We indeed closed the Friday before labor day. Holiday weekend plus Dorian made it interesting, but we got it done. 3.0% 15 yr. Could have taken 2.8%. But the 3.0% option covered a huge chunk of closing costs. Pretty stoked.
Best Posts in Thread: Mortgage rates
Appraisal came back WAY higher than even my estimate on the application. Lack of mid-to-higher end inventory in this area has really driven up prices. So recent comps are shockingly ridiculous. For a few seconds, it almost tempted me to take some money out.
Additionally, the institution I am dealing with does not require escrow. Which I love and have had that on a previous mortgage in my life. I'll be able to escrow myself and invest that money as I see fit over the year.
At this point, should close within 10 days.
@BMF you hit the nail on the head and I have been saying it for years, but the loud mouths on the blower scream every day about how historically low mortgage rates are and you should buy any house and pay any price. Factually it is correct that mortgage rates are historically low, but here is the rub that you mentioned. 99% of the first time home buyers think any mortgage rate above 4% is high and 5% is insane. Over the last 10 years the 30 yr. mortgage rate has gone above 5% only a few days. So all these 20, 30 and 40 year olds say "SHYT" I could have had a 3% mortgage and now it is 4.5%. That is a 50% increase (yes I know it is only 150 basis points). I was a kid when mortgage rates were 14%. My first home, rates were 7.5%. But the majority of people have only known 15 and 30 year mortgages between 2.5% and 4%. Telling them them that 5%-6% mortgage rates is a steal is false. To them that is a very high rate and to them it IS a high rate. The blowhards need to stop with the historically all time low BS.
You know what you are doing. You don;t need any help. Best of luck with finding something you want and like. Remember this. The home you live in is a "lifestyle" investment. The rental (2nd) home is a "financial" investment.
Just refinanced home. Went from 4.75 to 3.5. Both 30-year fixed.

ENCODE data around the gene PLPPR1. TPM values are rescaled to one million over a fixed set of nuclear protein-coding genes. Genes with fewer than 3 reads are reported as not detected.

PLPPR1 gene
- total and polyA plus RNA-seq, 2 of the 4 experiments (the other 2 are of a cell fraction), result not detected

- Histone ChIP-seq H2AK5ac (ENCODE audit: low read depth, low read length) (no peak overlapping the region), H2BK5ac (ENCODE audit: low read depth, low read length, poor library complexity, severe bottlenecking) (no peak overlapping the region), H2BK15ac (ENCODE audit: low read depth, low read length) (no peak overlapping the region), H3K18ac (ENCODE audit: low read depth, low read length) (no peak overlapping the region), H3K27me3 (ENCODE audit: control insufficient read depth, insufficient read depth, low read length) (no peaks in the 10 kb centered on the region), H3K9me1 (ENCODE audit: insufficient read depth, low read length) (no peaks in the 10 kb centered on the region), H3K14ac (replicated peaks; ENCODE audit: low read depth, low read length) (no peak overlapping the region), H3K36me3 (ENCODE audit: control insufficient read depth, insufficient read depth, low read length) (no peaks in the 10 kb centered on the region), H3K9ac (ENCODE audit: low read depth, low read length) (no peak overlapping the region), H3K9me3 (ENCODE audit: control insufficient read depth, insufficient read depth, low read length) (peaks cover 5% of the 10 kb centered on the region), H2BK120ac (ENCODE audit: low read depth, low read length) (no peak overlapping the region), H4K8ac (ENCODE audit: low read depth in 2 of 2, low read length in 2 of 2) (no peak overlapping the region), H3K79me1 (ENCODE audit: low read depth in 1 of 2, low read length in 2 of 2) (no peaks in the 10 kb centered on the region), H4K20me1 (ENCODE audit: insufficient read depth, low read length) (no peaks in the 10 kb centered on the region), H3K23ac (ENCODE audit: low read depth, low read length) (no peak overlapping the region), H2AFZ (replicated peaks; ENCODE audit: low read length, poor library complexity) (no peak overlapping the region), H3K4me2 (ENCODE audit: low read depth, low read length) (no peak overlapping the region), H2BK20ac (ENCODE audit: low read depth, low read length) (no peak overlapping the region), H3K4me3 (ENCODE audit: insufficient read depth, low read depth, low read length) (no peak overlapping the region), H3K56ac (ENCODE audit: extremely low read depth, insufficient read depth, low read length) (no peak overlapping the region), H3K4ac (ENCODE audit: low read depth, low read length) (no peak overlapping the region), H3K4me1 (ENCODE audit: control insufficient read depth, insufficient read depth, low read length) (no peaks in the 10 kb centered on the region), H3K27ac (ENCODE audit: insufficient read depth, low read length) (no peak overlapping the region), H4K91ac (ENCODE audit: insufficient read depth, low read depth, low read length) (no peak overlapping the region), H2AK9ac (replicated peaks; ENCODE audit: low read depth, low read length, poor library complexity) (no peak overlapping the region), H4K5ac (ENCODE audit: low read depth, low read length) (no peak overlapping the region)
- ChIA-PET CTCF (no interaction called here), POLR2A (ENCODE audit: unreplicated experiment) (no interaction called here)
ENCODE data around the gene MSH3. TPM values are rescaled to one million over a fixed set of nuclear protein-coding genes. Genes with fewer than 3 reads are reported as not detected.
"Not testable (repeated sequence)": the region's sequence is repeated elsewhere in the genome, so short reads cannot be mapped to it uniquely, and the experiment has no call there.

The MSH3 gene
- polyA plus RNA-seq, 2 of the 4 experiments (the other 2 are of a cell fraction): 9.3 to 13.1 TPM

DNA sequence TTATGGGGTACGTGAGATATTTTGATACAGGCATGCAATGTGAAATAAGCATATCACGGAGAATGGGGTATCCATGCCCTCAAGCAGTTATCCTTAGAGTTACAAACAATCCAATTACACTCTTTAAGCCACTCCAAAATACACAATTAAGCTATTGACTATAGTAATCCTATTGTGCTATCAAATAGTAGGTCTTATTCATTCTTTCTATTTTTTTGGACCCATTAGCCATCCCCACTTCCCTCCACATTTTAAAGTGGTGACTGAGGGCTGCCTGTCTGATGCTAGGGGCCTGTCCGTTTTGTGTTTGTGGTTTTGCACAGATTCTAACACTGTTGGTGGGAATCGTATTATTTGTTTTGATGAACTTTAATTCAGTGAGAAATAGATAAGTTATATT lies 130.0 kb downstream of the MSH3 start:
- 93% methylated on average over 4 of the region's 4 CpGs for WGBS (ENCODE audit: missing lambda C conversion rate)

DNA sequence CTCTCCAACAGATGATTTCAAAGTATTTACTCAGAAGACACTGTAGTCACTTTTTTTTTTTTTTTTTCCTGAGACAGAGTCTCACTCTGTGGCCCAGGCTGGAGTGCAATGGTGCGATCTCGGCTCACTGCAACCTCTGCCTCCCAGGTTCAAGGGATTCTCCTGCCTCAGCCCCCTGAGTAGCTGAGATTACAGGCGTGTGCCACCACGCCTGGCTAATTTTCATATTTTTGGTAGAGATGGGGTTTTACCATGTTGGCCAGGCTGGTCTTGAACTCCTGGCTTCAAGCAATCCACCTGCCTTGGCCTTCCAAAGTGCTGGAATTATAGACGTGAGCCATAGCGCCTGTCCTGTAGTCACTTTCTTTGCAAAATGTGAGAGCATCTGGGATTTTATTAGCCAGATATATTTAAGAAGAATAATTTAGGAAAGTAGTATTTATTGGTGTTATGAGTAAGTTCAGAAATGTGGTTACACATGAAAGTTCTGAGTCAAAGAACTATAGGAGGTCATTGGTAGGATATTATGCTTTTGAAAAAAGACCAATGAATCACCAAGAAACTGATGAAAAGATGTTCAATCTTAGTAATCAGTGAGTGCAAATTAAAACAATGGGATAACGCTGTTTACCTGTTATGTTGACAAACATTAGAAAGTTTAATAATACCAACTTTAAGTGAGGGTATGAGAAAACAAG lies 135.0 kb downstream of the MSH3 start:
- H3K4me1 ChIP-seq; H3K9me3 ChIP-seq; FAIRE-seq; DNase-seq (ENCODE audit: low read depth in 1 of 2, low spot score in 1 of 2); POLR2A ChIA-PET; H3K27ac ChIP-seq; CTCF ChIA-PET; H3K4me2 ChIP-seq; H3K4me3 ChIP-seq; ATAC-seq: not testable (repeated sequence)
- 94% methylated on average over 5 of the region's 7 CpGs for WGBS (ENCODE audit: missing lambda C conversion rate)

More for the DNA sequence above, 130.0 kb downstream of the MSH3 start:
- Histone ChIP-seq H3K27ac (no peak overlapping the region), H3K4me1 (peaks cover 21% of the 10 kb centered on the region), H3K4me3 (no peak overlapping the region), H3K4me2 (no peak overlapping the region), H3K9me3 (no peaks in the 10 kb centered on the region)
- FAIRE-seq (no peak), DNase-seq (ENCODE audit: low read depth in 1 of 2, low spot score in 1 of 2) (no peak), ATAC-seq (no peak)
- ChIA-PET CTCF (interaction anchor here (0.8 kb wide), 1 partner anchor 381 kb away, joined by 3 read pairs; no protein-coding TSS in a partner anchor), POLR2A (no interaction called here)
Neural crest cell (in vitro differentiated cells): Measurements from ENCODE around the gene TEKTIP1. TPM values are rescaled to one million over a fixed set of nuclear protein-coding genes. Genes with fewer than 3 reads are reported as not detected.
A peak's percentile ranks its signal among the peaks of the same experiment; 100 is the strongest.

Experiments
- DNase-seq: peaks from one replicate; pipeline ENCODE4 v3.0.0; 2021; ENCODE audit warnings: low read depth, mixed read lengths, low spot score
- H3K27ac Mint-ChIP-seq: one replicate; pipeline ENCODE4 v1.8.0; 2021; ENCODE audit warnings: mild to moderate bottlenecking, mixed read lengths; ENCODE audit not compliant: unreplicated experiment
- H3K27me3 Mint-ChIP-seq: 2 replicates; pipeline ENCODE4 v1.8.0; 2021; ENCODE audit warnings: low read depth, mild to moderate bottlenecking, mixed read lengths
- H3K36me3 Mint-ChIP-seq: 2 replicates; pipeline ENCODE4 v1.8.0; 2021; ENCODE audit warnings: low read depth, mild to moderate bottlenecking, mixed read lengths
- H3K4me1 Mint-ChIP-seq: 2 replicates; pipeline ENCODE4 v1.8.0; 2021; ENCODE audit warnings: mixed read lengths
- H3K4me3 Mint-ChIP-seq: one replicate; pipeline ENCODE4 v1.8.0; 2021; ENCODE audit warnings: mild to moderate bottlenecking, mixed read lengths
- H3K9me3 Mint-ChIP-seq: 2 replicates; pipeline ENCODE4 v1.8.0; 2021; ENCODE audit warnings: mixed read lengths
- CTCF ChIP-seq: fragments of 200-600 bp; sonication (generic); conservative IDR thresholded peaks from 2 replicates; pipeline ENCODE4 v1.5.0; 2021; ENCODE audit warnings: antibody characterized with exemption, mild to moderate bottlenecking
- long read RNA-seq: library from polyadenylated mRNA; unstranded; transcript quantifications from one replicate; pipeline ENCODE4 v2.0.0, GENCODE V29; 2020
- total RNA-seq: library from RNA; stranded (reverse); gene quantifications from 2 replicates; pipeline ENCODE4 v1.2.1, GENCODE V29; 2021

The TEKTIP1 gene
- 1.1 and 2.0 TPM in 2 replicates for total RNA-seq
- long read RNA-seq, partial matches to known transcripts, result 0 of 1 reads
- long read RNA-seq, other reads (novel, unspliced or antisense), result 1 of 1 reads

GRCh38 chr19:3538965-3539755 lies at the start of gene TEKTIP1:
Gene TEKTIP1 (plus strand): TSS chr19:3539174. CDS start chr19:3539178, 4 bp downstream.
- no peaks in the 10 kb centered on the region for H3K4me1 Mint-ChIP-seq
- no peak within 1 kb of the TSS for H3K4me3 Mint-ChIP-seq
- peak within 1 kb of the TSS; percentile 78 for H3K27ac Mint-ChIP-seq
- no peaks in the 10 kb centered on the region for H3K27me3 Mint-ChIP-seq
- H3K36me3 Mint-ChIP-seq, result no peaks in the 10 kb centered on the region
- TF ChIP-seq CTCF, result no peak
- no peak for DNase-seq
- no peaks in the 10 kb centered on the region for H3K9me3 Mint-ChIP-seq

My plan is to essentially take the monthly savings of almost $400/month and put it into investments. Minimum payments for 30-years on home actually will cost me another $20K or so then having kept original loan going, but long term thinking is that the invested money of almost $5000 a year will net me over that interest loss when all said and done.
Am I crazy or on the right track, keeping in mind I’m in my mid-30s?
I'll take a stab at the comparison.
$200,000 mortgage, 4% interest, 30 years.
That is $954 per month payment. $143,739 in total interest paid over the life of the loan.
If you paid $100 extra each month, the payment would be $1054. The loan would be paid off in 25 years and with $116,702 in total interest paid.
So, is it fair to say that you equivocally (or effectively, of kinda-like, or more or less) just paid a 30 year mortgage at a rate of 3.35%? (A 30yr on $200,0000 that has $116,702 in interest paid has a rate of 3.35%.)
Really who gives a shiit how it makes sense in your head. Bottom line is you saved $27,037 in interest over the life of the loan.
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Well done. Now instead of making double payments you can go back to making your monthly payment, still save a ton over the life of the loan and perhaps take that extra money monthly and invest it or put it under the mattress. But stay the course. But if you do invest it please no annuities or fee charging mutual funds. I loathe both annuities and mutual funds, but if you don;t have the time to do your own research and work, please just go into a no fee, total market mutual fund. Again, way to go and enjoy YOUR money!!!!
Also, while in many cases paying off a mortgage may make sense, if it is a very low rate it often doesnt. It always makes sense to refi, if the numbers work, but I'd only pay off a low rate mortgage if I were approaching retirement and I were very liquid, sitting on a bunch of cash or short term equivalents.
I would almost always do these before paying off a low rate mortgage:
- see if refi makes sense
- max out all 401k, individual IRAS (Roth or traditional)
- max any HSA opportunity
- if less than 40, maybe even 50, open a taxable investment account.
- make sure I have a large cash reserve, at least 6 months of income.
I understand paying off mortgages makes people "feel good". But I'd prefer to have the liquidity a govt subsidized FIXED low interest loan provides.
I chose option 1 simply to use less cash at closing. Option 2 would have dropped payment by roughly $40 a month and saved $6500 in total loan interest.
Still as I told my stepson a few month's back when he bought, it's better to pay to buy than to rent as houses in the 1400-1800sqt are starting to rent for $1600-2000 monthly.
I do not really think housing has been in a funk, I think that prices are just too high for the average person. It is why I think that another tick down in mortgage rates is fool's gold for most people b/c almost everyone is only buying a monthly payment, they are not truly "buying" a home. They only care about the max they can afford. and just like when mortgage rates breached 5% in 2018 and housing truly died, it will happen again if rates approach 5% again. those buying at elevated prices will see just how buying that monthly payment can be dangerous if they go to sell b/c they need more space, etc. I would only recommend re-fiing the amount that you owe, as opposed to purchasing the max you can afford. If you are buying within your means and you plan to stay, then I understand. otherwise, these low mortgage rates can be a big problem down the road.